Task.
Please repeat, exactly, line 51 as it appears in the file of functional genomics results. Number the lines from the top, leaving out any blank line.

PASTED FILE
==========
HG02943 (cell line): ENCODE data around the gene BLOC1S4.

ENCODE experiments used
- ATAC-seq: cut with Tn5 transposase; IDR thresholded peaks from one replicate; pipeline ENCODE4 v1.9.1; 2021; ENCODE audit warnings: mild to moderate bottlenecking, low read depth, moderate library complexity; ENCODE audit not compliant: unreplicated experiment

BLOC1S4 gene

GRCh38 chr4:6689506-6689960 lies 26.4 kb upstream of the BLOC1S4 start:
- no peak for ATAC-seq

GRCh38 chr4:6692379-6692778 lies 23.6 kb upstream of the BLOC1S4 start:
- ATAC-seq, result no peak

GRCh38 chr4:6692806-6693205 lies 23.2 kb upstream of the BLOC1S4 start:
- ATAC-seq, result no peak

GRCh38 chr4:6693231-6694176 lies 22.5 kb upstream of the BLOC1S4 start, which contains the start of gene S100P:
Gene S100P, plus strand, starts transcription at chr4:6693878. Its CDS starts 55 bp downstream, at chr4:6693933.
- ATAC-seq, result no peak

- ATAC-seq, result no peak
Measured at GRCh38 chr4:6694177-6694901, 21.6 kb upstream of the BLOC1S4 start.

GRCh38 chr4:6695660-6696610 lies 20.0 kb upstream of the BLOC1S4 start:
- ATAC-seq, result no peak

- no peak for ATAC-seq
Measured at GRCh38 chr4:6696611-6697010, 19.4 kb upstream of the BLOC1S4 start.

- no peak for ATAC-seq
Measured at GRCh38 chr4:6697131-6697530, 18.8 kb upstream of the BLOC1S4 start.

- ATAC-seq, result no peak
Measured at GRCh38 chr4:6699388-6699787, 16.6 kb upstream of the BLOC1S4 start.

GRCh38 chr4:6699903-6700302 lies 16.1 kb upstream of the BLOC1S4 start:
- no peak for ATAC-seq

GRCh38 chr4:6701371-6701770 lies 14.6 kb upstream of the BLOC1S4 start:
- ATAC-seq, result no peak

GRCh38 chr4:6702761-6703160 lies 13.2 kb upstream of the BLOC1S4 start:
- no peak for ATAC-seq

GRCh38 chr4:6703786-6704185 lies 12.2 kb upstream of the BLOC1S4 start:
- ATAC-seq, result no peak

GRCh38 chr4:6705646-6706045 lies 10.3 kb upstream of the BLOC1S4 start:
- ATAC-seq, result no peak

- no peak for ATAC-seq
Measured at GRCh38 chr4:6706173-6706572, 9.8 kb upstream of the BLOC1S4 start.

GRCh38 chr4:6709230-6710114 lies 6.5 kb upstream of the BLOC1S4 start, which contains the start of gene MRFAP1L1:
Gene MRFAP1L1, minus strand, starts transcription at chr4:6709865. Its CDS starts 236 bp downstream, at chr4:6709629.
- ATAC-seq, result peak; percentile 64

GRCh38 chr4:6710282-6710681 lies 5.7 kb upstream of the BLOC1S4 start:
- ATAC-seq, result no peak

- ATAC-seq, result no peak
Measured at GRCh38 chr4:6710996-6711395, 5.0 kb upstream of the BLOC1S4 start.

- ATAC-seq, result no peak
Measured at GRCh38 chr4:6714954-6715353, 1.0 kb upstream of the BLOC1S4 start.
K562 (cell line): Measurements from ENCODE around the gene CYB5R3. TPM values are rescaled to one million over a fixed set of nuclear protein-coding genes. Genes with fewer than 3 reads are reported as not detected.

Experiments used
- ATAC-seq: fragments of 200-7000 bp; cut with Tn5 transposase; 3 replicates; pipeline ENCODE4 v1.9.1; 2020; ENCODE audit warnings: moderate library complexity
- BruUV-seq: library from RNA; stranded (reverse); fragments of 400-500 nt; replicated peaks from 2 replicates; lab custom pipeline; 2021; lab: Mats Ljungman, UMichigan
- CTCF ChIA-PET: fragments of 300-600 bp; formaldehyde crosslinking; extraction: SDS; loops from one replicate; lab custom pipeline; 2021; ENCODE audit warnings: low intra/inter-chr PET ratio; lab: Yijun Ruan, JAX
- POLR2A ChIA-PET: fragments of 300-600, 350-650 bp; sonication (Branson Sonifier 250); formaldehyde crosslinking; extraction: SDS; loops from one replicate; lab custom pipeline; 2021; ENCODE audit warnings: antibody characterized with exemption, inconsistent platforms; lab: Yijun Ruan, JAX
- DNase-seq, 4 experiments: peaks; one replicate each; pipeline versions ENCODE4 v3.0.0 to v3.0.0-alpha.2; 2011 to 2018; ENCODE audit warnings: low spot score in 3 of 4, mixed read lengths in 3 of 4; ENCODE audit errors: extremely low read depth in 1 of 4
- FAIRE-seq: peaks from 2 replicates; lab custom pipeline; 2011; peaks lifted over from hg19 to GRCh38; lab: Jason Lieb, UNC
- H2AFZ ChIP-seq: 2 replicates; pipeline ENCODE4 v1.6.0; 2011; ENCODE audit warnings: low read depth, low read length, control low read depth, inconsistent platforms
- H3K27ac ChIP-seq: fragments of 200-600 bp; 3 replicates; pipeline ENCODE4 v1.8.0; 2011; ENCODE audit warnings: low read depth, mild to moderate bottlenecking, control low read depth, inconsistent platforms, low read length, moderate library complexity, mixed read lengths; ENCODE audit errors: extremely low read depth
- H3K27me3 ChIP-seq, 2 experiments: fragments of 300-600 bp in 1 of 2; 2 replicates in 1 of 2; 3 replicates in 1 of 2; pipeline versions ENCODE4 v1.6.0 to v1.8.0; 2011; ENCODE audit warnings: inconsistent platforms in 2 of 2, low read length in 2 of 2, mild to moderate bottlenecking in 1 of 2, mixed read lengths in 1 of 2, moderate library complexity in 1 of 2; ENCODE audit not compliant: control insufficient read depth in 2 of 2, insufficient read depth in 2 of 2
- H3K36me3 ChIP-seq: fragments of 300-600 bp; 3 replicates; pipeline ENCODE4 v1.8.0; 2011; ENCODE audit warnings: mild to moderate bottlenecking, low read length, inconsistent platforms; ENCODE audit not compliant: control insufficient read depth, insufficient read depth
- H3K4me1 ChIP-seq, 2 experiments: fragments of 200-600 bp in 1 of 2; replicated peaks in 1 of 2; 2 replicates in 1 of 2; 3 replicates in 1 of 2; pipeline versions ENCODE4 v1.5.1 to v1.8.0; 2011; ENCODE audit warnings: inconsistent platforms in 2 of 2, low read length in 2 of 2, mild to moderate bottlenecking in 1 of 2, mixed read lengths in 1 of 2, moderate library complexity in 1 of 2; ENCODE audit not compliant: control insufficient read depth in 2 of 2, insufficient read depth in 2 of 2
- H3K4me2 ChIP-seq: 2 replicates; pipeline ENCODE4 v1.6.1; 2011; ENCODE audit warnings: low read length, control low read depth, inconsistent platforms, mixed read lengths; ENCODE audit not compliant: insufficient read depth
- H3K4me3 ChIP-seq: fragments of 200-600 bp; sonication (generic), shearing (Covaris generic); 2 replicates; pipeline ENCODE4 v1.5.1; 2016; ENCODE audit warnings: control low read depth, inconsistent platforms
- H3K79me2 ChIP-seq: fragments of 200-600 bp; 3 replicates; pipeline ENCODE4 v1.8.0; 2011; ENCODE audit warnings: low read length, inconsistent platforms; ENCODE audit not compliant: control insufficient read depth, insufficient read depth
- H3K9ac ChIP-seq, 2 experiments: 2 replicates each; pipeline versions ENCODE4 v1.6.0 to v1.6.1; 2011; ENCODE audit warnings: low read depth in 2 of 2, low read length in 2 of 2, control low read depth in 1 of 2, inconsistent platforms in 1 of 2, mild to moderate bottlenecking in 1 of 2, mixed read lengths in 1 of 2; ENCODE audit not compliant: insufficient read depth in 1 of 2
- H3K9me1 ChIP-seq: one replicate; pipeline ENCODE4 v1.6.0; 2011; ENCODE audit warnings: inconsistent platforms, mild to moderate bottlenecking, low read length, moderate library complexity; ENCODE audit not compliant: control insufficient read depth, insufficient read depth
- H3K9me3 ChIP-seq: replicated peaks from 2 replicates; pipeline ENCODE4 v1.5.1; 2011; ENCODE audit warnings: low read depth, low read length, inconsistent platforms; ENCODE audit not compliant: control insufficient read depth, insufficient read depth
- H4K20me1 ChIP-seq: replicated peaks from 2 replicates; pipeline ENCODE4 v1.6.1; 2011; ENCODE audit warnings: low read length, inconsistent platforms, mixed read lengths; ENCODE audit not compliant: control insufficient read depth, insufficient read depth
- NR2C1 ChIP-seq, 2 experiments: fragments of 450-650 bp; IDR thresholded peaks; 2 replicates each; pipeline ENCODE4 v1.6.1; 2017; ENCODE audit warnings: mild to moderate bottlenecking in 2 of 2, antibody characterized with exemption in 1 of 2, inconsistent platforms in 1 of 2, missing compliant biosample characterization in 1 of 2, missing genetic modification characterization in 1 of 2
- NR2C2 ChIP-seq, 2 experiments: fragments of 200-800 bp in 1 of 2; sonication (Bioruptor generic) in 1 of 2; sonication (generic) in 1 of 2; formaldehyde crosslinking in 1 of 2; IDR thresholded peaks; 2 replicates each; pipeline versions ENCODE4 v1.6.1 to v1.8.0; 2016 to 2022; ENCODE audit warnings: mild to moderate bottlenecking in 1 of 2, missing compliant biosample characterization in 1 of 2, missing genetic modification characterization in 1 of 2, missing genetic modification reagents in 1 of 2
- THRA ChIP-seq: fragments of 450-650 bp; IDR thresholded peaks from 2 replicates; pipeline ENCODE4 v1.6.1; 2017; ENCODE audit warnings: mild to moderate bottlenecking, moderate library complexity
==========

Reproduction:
- DNase-seq, 4 experiments: peaks; one replicate each; pipeline versions ENCODE4 v3.0.0 to v3.0.0-alpha.2; 2011 to 2018; ENCODE audit warnings: low spot score in 3 of 4, mixed read lengths in 3 of 4; ENCODE audit errors: extremely low read depth in 1 of 4